For 50 years, Help Heal Veterans has been using craft therapy to help veterans and active-duty military heal the invisible wounds of war.

    “We have seen first-hand the healing power of crafting,” said McClain, “and it has been especially important over the past year, when isolation placed an extra burden on recovering veterans and military and the usual sources of support were not always available or accessible.”

    Studies show that crafting can provide therapeutic and rehabilitative benefits, including improving fine motor skills, cognitive functioning, memory and dexterity, and can help alleviate feelings of anger and the severity of negative behaviors triggered by PTSD and TBIs.

    To learn more about Heal Vets and the organization’s COVID-19 efforts, as well as find out how you can help, visit HealVets.org.

    Veterans who are in a crisis and need support can go to https://www.veteranscrisisline.net or call 1-800-273-8255 and press 1.

    About Help Heal Veterans
    First established in 1971, Help Heal Veterans has provided free therapeutic arts and crafts kits to hospitalized and homebound veterans for generations. These craft kits help injured and recuperating veterans improve fine motor skills, cognitive functioning, manage stress and substance abuse, cope with symptoms of PTSD and TBI, while also improving their sense of self-esteem and overall physical and mental health. Most of these kits are developed, manufactured and packaged for delivery at our production center headquartered in Winchester, California. Since inception, Help Heal Veterans has delivered nearly 31 million of these arts and crafts kits to veterans and veteran facilities nationwide, along with active duty military overseas.

    The City of Austin’s RENT Assistance program

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    RENT assistance program flyer with picture of nurses and doctors wearing masks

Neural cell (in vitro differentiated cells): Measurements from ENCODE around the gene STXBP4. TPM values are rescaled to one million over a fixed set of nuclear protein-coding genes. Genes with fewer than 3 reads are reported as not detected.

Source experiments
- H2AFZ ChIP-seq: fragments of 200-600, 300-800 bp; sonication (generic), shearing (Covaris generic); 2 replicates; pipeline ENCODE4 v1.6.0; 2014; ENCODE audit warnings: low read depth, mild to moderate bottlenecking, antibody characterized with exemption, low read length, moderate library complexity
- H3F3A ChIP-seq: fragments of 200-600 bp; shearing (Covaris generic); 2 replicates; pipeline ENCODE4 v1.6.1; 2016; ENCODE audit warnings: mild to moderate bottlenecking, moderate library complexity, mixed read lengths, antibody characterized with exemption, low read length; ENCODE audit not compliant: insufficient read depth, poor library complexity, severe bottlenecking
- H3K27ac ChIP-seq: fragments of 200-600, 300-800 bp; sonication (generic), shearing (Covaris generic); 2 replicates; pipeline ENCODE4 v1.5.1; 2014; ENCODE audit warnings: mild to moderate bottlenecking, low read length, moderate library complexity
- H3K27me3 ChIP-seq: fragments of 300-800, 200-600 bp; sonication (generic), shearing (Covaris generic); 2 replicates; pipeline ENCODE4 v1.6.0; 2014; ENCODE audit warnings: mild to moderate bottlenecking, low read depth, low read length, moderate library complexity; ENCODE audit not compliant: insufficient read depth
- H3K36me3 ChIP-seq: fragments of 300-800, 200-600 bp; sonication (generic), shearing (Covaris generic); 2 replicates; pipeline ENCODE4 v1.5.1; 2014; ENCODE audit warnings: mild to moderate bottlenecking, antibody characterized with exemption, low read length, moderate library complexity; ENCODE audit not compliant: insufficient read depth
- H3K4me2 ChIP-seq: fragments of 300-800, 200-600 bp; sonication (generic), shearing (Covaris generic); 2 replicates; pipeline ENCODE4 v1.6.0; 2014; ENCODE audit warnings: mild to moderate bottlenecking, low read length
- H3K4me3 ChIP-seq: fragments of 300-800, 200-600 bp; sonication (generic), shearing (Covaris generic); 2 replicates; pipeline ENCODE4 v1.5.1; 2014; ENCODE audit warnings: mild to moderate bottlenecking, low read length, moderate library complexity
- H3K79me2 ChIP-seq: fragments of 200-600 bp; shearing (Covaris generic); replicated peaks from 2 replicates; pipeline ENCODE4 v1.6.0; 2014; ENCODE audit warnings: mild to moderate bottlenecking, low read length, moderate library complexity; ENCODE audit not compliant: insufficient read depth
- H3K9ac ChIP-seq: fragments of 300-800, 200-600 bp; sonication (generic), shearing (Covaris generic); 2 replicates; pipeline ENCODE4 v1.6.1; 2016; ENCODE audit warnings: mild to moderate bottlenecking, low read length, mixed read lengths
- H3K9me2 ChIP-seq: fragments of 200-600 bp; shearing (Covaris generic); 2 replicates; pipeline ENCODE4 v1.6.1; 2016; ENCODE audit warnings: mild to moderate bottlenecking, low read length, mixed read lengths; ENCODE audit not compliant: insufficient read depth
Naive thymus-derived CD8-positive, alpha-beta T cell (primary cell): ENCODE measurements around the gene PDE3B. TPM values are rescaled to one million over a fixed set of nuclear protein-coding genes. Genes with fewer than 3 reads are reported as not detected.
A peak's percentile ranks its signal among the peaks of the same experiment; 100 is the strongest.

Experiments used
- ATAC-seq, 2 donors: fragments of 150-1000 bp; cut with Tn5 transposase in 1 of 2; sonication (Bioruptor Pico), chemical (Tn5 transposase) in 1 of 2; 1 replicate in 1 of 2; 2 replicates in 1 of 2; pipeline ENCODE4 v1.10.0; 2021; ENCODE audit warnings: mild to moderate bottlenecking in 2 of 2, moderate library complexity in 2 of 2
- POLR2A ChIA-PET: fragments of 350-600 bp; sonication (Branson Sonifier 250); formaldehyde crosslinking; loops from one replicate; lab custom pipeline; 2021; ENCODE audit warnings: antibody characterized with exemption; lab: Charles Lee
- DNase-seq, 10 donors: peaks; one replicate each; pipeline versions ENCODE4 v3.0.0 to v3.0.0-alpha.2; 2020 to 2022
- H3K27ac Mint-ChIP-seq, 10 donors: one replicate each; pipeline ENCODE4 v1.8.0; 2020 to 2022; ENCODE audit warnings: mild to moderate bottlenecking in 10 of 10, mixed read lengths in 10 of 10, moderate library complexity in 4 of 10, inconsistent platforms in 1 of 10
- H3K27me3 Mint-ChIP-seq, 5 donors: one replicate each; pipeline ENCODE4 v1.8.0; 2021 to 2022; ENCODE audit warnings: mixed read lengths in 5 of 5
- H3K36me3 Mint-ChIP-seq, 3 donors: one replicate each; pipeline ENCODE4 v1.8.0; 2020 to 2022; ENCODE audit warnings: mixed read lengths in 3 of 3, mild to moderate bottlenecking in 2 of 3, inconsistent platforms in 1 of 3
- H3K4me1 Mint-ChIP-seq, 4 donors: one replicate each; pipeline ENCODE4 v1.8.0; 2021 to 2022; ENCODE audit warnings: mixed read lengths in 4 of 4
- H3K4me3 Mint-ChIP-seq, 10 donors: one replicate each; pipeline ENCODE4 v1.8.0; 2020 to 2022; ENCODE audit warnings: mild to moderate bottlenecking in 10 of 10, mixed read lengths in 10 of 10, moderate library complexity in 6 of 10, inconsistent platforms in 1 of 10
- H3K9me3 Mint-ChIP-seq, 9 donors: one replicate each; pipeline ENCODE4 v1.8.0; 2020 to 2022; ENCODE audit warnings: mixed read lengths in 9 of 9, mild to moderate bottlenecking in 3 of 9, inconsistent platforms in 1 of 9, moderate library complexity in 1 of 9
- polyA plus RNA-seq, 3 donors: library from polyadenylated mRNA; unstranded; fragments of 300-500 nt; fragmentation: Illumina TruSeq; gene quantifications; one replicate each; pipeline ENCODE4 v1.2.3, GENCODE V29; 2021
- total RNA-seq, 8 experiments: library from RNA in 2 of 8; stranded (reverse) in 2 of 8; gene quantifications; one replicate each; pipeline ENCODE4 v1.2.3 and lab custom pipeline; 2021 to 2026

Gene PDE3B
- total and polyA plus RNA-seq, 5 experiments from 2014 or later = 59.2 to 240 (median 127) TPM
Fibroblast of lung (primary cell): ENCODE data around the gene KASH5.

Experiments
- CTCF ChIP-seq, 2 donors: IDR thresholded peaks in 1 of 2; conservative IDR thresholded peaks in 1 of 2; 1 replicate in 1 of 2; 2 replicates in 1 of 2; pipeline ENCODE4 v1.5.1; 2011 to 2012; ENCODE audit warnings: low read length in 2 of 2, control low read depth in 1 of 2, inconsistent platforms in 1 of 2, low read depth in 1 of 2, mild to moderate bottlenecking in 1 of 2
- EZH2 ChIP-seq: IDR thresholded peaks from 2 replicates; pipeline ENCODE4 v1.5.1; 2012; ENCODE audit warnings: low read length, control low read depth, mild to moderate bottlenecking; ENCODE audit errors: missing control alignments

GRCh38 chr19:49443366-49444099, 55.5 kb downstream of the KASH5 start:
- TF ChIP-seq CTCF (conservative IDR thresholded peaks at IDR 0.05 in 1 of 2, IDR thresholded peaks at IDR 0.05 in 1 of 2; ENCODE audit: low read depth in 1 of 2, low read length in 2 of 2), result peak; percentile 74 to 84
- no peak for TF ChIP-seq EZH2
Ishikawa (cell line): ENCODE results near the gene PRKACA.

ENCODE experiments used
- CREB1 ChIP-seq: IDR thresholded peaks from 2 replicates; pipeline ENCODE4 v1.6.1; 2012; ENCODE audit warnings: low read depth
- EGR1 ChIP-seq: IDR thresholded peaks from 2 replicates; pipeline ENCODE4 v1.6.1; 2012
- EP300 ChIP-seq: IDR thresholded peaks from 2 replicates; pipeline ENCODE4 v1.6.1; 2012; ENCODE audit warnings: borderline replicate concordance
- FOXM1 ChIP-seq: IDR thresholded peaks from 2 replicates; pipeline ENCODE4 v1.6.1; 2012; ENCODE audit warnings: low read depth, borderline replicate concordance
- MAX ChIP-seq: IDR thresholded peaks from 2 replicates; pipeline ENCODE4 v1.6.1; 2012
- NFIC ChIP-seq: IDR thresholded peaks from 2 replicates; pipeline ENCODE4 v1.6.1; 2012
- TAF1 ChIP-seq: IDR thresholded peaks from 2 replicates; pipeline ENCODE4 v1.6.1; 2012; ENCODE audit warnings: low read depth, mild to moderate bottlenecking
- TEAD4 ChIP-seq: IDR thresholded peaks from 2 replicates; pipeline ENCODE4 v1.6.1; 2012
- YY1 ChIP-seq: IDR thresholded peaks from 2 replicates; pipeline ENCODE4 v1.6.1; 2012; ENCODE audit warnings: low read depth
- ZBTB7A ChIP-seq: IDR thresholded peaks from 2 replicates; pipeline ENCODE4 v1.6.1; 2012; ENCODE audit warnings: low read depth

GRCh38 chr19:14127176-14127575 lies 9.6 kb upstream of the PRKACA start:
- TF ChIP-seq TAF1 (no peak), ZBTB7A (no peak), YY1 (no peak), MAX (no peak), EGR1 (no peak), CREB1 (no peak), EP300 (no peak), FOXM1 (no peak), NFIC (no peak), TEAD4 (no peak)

The program is available for low-income Austin residents who have been financially impacted by COVID-19 and are struggling to pay their rent. 2020 has been challenging for everyone and the City of Austin has expanded its RENT Assistance program making it easier for eligible candidates to apply.

    The RENT assistance program will pay up to 12-15 months of rent for eligible Austin renters and may cover the following:

    Future rent payments will be provided three months at a time and families will be requalified every three months after that. If the government pays for a portion of your rent, the program can pay the additional portions not covered by the government subsidy.

    Residents may be eligible if they earn 80% or less than the average household income. If residents were assisted last year, they are still eligible for this new program and can help cover rents that are still due from April 2020 through December 2021.

    For example, a mother with two children who lives in Austin’s Rosewood neighborhood who made $54,500 a year but has lost her job due to the pandemic should apply for RENT assistance. She is currently unable to pay her landlord and may lose her apartment. She can visit http://AustinTexas.gov/RENT and submit her application.

    Another example includes a couple living in Austin’s Riverside neighborhood. They made a combined $62,500 and renewed their lease, but due to the pandemic one of them lost their job and they are now struggling to make future rent payments. They will qualify for RENT assistance.

    The RENT Assistance Program has established a priority point system to ensure those in greatest need are considered first.

    Renters in the first priority group will receive 3 points and will be considered first. That includes Renters need to meet two criteria: the renter must qualify for unemployment for at least 90 consecutive days before application and have zero or extremely low income (at or less than 30% of the area median income).

    Renters in the 2nd priority group will receive 2 points and will be considered after the 1st group. This includes renters who qualify for two criteria: renters who qualify for unemployment for at least 90 consecutive days before application, and have low income (between 30% and 50% of the area median income).